The unsuccessful candidates for South West Coast have said they are proud of their campaigns, but surprised Roma Britnell won by such a wide margin.
Labor challenger Kylie Gaston said she had knocked on more than 1000 doors, and she had fought for some strong government election promises, but it hadn't been enough.
"It was really great campaigning with good policies, but it was always going to be a mountain to climb," she said. "In the end, people wanted to stay Liberal, that's what the voters decided."
Ms Gaston congratulated Ms Britnell on her "impressive" victory, saying Labor's statewide win eased the pain of the local loss. "It's pleasing Labor has prevailed and we're going to have all those great policies implemented," she said.
Independent candidate Carol Altmann said she knew turning the seat out of Liberal hands for the first time would be "an uphill battle" but she'd "given it everything, boots and all".
"I'm extremely happy with getting 15 per cent of first preferences. Given it's my first go, I think that's extraordinary," she said. "In a couple of booths we actually beat Labor too, which is great."
Ms Altmann said a couple of factors hurt her cause, one of which was the "anti-Dan sentiment, which I think pushed the Liberal vote higher".
"The other thing of course was the two late independents (James Purcell and Jim Doukas) coming in, which really threw the rock under the wheels and destroyed the pathway we might've had," Ms Altmann said. "Overall, given what happened with the late entrants I think we hung on really well."
Ms Altmann said she worried for South West Coast facing four more years with an opposition MP. "It's just four more years of being overlooked."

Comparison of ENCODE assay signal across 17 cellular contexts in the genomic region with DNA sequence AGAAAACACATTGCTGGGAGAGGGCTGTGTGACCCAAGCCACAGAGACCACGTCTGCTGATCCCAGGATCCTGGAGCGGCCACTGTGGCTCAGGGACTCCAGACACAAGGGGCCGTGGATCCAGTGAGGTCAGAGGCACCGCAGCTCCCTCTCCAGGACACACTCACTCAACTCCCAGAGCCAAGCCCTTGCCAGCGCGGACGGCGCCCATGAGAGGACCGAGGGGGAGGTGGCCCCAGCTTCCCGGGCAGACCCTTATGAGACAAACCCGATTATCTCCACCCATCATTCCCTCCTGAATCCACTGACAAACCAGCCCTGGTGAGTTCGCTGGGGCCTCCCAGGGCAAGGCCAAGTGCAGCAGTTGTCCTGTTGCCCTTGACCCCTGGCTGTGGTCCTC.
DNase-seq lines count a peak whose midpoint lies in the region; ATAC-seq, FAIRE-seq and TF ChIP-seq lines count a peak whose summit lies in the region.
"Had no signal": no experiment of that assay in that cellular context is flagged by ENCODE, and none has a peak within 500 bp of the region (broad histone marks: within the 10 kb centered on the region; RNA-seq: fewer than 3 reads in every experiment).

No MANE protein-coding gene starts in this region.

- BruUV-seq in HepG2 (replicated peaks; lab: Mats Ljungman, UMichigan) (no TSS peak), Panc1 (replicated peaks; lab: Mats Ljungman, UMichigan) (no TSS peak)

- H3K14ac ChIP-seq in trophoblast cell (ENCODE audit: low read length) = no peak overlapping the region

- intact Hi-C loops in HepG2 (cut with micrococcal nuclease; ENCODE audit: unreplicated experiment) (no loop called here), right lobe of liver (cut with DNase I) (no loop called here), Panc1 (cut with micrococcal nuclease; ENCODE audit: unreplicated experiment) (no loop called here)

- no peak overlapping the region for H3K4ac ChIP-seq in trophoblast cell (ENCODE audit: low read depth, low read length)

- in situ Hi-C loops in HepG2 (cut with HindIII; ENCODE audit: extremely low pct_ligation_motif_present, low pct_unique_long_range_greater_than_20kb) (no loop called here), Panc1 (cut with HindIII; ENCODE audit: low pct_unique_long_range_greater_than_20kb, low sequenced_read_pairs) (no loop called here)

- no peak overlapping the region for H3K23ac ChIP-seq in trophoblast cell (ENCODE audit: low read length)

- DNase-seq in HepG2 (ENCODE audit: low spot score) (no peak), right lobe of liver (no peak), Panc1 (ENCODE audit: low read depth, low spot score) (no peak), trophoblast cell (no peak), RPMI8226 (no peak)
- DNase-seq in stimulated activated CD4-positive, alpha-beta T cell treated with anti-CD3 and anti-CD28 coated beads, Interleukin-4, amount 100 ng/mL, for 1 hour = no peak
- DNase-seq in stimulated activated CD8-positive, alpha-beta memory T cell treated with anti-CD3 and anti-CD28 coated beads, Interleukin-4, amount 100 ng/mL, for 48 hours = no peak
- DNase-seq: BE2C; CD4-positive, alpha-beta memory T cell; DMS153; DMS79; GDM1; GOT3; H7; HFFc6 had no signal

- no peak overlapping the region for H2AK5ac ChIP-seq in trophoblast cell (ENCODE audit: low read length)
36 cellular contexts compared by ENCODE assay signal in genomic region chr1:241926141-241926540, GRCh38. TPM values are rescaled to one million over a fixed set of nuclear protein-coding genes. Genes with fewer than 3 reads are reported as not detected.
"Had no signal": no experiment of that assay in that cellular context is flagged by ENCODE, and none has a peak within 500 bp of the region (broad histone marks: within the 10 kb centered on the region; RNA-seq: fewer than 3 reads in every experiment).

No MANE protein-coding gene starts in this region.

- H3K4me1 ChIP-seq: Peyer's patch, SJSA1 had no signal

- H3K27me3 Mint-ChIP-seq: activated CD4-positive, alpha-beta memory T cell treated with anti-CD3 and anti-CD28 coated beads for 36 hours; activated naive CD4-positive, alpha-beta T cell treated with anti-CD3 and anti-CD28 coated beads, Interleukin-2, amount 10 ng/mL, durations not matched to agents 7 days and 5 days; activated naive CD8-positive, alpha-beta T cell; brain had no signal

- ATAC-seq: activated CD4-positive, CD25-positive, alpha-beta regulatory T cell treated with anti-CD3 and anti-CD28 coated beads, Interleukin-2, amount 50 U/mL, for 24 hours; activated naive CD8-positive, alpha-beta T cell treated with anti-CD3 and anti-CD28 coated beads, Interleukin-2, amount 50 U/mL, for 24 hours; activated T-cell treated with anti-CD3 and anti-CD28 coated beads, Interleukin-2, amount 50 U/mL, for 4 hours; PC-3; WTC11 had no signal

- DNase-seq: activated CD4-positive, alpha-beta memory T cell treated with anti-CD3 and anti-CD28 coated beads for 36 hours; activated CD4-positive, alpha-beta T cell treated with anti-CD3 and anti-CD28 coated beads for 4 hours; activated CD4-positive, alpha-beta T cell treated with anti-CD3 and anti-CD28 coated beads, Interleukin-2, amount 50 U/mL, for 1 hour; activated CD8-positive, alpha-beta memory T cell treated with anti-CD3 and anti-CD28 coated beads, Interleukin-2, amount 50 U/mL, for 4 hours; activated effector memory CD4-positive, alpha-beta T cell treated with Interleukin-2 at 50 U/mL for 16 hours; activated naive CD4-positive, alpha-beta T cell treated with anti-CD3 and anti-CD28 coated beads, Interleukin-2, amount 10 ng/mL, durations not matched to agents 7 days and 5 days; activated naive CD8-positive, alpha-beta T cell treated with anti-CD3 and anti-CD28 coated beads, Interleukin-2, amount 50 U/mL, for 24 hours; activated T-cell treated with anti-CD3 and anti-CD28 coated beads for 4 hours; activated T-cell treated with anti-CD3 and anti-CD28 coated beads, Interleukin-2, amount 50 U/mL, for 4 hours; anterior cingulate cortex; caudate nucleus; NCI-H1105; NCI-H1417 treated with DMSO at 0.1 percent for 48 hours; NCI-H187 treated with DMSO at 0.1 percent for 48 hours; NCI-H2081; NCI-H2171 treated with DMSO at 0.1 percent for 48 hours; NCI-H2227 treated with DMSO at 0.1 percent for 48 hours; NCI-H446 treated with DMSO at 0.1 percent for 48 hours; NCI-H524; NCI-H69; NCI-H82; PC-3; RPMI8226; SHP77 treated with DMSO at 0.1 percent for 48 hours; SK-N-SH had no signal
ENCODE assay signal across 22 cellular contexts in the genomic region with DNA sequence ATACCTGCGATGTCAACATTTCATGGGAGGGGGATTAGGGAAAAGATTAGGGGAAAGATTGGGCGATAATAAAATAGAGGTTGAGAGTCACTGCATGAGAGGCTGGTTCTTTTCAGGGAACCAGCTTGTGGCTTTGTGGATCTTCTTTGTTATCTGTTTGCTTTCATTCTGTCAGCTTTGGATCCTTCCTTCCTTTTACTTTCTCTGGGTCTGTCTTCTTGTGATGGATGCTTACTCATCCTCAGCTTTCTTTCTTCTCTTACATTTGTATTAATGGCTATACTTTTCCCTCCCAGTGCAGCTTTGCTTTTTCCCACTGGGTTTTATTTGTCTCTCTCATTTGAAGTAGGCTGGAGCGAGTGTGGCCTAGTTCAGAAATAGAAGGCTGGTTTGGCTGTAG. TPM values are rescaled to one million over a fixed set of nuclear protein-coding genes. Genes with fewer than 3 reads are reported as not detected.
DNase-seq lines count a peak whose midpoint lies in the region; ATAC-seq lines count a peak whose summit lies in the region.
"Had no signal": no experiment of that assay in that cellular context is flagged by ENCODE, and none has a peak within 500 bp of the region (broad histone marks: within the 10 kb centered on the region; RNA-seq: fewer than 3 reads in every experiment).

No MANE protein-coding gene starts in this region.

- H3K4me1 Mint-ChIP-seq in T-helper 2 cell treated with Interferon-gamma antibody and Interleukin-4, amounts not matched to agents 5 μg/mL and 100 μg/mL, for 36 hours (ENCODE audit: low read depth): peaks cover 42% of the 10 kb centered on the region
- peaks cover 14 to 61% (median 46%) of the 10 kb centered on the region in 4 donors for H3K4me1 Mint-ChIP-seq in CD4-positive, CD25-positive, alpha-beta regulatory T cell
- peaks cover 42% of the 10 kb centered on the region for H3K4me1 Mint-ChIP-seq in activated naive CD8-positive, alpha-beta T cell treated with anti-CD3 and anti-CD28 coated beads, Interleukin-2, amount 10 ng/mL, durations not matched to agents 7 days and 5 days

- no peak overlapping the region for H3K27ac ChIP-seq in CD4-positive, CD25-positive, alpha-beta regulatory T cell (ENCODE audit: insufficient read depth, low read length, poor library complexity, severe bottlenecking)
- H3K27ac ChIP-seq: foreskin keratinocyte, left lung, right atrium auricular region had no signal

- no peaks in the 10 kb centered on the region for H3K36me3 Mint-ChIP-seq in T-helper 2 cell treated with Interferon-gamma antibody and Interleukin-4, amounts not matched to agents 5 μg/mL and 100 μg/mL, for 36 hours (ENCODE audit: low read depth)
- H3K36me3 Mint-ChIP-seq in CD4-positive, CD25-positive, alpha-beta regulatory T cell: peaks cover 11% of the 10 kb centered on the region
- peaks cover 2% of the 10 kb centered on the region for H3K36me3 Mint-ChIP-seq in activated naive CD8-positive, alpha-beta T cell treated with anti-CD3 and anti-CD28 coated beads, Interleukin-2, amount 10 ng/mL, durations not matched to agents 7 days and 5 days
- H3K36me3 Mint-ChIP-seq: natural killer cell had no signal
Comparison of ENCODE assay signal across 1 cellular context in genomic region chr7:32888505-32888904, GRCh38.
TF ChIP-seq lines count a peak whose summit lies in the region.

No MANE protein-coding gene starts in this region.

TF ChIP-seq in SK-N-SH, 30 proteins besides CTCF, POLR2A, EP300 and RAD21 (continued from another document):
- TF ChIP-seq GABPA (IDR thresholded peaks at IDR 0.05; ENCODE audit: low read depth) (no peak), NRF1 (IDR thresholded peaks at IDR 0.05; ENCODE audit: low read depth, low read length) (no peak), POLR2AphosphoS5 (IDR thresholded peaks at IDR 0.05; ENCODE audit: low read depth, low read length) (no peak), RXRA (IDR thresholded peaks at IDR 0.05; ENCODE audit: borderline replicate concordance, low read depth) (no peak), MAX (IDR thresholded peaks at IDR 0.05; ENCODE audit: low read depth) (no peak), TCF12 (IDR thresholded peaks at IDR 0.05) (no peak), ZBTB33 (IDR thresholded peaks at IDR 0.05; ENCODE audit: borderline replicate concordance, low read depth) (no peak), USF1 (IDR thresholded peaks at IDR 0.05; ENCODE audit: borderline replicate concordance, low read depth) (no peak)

Mr Purcell, who entered the race with only two weeks to go, said he wasn't surprised to see his vote drop to six per cent, down from 16.5 per cent in 2018. "It was a very short campaign, so I kind of tipped my vote would drop," he said. "But I was surprised by how much Roma won by. It didn't feel like that during the two weeks of pre-poll," he said.
Greens candidate Thomas Campbell, whose primary vote also dropped a percentage point from 2018, down from 6 to 5 per cent, said Ms Altmann may have eaten into his supporter base. He said people may have voted strategically with a left-leaning independent on offer.
He said Ms Britnell's tally showed she had built a profile in the electorate after seven years as MP. "Roma's very well known across the electorate. It seems like she has established herself now, and she'll obviously be there for the next four years at least," he said.
He said the result showed the seat wasn't yet ready to flip.
"If you look at the independent result in South West Coast, it's about 25 per cent, but it still comes down to how people list their preferences, and people seem to still lean conservative."
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